surfer and skateboarder

Affiliated Faculty

ClineDavid Cline

SDSU, Department of History
Office: AL 513
Phone: (619) 594-0476
Email: [email protected]

David age 10

David age 10 with skateboard.

David P. Cline is a historian specializing in 20th and 21st-century U.S. social movements. He is a Professor of History at SDSU and the Founding Director of the Center for Public and Oral History. In addition to his courses on social movements and public history, David has innovated courses on sports in American History and is currently working on a textbook focusing on race, gender, and power in American sports.  He is the author of three books, including 2021's Twice Forgotten: African Americans and the Korean War, An Oral History (UNC Press). 


GambleBrandon E. Gamble

SDSU, Black Resource Center
Office: 5723 Lindo Paseo, San Diego
Email: [email protected]

Dr. Brandon Gamble received his training in psychology from Oakwood College for his Bachelor's degree, San Diego State for his Master's degree, and the University of Southern California is where he earned his Doctoral degree in Educational Psychology.

From 1998 to 2009, he served middle and high school students as a school psychologist in the Long Beach Unified School District before becoming an associate professor at Cal State University Long Beach, in the College of Education for the Educational Psychology program from 2007 to 2018.  He has had the honor to serve as the adviser for the Black Student Union at CSULB.  Also, from 2018-2021, he has was at his undergraduate alma mater to serve as the Dean of Student Success at Oakwood University in Huntsville, AL.  Currently, he serves as the Director for the Black Resource Center at San Diego State University.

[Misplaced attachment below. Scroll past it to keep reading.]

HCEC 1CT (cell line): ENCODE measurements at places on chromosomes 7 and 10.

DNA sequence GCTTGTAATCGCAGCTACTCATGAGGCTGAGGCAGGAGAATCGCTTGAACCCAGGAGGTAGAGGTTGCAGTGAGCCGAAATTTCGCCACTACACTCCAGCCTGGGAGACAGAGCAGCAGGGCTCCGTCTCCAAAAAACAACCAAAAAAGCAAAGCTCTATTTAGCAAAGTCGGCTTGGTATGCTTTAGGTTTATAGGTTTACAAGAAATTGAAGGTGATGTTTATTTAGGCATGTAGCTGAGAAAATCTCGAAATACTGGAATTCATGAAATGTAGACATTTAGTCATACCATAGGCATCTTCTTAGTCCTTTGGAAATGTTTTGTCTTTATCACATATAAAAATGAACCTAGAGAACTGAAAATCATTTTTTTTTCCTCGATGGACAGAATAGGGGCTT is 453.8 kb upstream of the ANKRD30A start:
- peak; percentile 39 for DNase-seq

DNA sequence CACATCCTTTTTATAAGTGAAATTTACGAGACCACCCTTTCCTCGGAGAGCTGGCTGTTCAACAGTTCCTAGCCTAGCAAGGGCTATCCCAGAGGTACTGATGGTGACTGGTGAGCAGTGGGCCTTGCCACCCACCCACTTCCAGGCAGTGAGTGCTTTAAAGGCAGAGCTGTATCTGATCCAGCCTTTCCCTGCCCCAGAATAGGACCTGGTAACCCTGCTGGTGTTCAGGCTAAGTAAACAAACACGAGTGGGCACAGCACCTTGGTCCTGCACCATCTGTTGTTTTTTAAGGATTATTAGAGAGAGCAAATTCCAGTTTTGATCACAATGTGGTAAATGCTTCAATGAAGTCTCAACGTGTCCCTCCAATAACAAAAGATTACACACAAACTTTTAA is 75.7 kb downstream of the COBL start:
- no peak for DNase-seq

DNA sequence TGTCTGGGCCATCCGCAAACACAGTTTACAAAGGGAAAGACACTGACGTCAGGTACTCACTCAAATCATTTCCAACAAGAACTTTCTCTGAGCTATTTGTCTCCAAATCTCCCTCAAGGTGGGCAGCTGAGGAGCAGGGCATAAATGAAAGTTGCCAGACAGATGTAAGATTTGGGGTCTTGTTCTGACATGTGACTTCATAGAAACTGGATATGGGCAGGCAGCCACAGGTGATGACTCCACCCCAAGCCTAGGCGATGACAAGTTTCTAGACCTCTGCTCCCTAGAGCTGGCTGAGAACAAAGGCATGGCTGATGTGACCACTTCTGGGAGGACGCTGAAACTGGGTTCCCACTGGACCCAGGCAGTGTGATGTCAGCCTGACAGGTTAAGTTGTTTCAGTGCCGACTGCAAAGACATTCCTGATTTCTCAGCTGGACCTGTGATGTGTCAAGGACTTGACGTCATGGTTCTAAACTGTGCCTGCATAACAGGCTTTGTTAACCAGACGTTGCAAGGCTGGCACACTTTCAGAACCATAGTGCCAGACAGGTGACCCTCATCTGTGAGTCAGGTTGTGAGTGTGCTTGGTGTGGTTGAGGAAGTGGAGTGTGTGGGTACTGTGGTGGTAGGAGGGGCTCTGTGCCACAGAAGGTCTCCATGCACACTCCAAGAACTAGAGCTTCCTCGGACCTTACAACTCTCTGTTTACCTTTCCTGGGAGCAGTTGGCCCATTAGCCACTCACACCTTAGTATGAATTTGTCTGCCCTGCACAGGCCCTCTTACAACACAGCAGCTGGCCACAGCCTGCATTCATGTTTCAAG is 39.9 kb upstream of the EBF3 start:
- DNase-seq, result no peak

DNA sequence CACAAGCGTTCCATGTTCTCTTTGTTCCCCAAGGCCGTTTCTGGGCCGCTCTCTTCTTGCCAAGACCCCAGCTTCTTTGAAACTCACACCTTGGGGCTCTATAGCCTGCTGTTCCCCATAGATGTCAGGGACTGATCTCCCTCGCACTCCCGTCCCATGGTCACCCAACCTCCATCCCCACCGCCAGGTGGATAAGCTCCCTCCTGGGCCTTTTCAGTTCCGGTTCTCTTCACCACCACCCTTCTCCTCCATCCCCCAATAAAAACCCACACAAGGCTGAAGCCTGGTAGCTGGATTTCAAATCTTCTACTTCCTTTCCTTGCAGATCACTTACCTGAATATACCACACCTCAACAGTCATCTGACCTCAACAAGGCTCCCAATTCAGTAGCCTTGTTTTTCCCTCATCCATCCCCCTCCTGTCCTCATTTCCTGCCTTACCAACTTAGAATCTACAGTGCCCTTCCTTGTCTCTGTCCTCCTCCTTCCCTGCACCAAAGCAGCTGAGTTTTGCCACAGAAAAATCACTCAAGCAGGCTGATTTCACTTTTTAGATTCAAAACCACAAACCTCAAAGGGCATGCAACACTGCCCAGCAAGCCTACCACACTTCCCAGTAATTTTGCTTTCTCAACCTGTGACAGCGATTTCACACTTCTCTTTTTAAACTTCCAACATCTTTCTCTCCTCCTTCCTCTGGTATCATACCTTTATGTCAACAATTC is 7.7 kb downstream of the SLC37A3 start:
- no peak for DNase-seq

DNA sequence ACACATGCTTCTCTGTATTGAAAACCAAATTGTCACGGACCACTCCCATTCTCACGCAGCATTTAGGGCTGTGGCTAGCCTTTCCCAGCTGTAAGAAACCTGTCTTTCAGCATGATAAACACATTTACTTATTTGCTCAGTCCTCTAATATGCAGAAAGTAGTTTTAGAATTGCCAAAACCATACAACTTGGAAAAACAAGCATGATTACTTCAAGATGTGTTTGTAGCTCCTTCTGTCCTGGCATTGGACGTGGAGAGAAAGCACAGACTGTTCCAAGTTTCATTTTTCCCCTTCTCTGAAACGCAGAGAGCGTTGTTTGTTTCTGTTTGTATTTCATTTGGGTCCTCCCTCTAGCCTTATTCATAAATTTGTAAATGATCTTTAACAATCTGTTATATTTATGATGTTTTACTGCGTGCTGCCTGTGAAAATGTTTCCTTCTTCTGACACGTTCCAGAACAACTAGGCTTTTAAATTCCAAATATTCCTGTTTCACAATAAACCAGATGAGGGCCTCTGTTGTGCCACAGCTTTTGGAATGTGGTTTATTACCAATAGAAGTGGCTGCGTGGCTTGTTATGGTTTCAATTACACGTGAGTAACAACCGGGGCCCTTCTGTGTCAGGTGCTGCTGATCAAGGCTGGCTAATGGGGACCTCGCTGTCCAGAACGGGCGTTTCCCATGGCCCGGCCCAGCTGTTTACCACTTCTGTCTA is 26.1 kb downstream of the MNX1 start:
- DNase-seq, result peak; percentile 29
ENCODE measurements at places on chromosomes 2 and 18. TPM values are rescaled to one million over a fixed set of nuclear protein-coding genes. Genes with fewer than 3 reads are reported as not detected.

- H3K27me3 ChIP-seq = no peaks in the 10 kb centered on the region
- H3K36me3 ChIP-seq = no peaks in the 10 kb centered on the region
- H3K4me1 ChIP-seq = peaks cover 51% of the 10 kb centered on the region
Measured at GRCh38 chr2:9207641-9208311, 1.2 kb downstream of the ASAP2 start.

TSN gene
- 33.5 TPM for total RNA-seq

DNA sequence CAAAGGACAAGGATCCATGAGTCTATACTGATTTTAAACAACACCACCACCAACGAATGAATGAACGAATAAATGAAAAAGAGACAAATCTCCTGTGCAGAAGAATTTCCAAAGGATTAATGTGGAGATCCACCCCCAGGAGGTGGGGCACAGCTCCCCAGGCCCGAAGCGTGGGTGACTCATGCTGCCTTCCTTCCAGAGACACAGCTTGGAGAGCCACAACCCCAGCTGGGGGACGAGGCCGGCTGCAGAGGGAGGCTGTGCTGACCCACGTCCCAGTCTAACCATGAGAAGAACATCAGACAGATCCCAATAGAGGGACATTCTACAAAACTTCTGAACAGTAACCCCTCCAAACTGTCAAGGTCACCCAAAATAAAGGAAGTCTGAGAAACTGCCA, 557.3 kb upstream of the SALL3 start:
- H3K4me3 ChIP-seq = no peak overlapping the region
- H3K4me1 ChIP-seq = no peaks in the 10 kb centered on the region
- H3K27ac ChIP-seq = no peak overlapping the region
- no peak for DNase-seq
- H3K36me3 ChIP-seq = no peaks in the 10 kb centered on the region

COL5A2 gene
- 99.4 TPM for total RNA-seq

Dr. Gamble's written work and research has focused on African American male's social capital and familial support networks that empower young people to succeed in academics and live a strong socially and emotionally health life.  

HeberlingLydia M. Heberling

California State Polytechnic University, San Luis Obispo, Ethnic Studies
Email: [email protected]


KamperDavid Kamper

SDSU, Department of American Indian Studies
Office: AL 331B
Phone: (619) 594-8499
Email: [email protected]




Sam Kobari

SDSU, Department of Anthropology
Office: AL 474
Phone: (619) 594-5527
Email: [email protected]


LawlerKristin Lawler

College of Mount Saint Vincent, Department of Sociology
Email: [email protected]

Kristin Lawler is Professor of Sociology at the College of Mount Saint Vincent in New York City and teaches with the Bard Prison Initiative as well. Her first book, The American Surfer: Radical Culture and Capitalism, was published by Routledge in 2011, and her new book, co-edited with Michael James Roberts and David Cline, entitled Flow and Roll: the Political Ontology of Surfing and Skateboarding is forthcoming from San Diego State University Press. Her work has been published in numerous edited collections, including, most recently, Feminism and the Early Frankfurt School (forthcoming); Back to the 30s? Recurring Crises of Capitalism, Liberalism, and Democracy; Nietzsche and Critical Social Theory; Class: the Anthology; The Critical Surf Studies Reader, and Southern California Bohemias. Her work has also been published in the journal Situations: Project of the Radical Imagination; she is a member of its editorial board as well as a member of the board of The Institute for the Radical Imagination.



William Nericcio

SDSU, Department of English and Comparative Literature;  Master of Arts in Liberal Arts and Sciences
Office: AL 273
Phone: (619) 594-1524
Email: [email protected]